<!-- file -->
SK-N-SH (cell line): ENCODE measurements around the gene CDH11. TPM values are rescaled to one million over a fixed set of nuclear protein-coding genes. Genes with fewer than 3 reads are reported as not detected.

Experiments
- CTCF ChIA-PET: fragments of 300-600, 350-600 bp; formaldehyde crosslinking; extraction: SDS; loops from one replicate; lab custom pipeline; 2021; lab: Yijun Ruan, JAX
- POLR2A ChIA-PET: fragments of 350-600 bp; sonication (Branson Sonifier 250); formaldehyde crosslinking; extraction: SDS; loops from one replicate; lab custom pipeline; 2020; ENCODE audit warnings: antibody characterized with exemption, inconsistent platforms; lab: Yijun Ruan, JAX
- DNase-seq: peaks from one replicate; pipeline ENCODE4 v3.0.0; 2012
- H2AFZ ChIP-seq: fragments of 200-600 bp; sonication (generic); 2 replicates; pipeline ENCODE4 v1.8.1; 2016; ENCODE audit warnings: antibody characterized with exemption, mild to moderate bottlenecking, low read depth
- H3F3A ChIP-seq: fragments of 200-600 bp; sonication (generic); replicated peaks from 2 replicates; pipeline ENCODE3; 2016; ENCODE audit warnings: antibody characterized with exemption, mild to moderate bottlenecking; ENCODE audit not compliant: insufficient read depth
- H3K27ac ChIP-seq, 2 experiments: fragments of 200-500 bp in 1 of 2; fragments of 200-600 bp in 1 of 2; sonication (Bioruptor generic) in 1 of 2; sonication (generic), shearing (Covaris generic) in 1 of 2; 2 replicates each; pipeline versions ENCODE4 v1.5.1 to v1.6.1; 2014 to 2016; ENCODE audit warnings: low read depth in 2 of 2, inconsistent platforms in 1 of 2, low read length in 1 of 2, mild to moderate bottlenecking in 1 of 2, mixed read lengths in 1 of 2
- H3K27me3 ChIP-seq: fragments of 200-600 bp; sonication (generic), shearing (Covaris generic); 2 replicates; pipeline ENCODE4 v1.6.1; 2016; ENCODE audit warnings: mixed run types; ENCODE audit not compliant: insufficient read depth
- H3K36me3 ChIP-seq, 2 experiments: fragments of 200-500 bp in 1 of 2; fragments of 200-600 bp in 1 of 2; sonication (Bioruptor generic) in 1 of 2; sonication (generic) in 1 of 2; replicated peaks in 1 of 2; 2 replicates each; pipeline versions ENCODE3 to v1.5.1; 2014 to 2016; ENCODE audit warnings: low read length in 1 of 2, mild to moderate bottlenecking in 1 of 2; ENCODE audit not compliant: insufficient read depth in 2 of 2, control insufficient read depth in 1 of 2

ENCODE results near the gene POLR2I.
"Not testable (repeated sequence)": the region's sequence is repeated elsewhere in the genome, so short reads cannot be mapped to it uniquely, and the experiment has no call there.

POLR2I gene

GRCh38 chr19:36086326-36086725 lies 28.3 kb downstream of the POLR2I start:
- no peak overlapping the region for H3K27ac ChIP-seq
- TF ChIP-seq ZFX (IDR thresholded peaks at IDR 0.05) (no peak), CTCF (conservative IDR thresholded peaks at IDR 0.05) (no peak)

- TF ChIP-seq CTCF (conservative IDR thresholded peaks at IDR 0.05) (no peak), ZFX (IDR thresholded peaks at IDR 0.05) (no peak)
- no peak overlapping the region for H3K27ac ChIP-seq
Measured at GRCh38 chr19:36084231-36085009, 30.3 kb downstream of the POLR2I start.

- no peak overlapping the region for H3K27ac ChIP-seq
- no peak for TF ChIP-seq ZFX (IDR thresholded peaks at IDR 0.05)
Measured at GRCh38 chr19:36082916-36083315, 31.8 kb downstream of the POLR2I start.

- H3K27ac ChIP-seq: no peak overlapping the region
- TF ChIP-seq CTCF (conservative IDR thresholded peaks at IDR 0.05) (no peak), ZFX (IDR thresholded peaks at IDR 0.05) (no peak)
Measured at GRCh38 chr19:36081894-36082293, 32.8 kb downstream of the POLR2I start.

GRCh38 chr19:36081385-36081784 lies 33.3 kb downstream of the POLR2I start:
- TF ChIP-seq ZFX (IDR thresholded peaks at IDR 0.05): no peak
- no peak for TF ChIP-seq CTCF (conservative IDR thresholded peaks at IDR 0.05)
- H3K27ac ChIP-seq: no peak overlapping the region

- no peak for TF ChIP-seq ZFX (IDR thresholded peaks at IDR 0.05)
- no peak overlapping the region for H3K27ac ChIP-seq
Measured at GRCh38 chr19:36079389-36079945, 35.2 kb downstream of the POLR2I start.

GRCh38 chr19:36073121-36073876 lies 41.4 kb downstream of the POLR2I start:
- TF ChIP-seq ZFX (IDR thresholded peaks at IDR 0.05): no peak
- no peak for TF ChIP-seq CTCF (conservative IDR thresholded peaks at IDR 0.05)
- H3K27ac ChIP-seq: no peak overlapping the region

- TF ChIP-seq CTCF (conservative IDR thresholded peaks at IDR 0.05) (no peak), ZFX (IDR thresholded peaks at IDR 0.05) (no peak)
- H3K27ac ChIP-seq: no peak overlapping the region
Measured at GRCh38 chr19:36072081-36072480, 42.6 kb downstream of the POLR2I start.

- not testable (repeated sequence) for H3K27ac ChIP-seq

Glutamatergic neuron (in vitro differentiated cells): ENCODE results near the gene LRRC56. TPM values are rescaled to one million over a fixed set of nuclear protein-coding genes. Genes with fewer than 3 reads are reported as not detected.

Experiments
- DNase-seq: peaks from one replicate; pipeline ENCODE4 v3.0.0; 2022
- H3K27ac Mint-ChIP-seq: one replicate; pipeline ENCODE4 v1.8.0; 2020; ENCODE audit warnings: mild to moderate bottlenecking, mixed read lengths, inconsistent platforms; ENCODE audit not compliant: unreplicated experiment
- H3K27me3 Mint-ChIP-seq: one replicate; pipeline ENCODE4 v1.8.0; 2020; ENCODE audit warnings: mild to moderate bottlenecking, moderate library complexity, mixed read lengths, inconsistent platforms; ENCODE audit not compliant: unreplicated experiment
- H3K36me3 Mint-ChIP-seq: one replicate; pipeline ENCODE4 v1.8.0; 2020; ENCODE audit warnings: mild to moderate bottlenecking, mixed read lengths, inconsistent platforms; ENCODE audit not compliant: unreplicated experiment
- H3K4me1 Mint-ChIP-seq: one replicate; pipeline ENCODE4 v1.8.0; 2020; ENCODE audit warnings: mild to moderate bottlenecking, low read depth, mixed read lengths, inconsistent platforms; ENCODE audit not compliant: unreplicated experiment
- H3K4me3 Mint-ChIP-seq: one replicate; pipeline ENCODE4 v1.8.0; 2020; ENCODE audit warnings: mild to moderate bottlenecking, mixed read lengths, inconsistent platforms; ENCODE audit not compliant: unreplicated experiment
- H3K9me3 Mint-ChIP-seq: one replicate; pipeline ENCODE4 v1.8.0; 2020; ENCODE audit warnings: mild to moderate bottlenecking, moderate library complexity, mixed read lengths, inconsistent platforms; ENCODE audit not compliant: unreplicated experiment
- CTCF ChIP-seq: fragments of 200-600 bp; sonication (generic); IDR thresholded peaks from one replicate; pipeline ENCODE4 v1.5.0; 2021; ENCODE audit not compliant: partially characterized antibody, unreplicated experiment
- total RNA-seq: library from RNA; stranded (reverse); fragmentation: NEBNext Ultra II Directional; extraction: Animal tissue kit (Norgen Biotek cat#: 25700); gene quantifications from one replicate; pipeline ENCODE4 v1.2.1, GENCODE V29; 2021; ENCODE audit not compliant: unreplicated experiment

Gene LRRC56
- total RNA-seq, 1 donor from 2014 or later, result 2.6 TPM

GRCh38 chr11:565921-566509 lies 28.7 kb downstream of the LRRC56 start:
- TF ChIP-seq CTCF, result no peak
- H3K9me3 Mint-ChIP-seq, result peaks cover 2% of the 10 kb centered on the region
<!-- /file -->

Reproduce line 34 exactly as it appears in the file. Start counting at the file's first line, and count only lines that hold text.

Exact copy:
- TF ChIP-seq ZFX (IDR thresholded peaks at IDR 0.05): no peak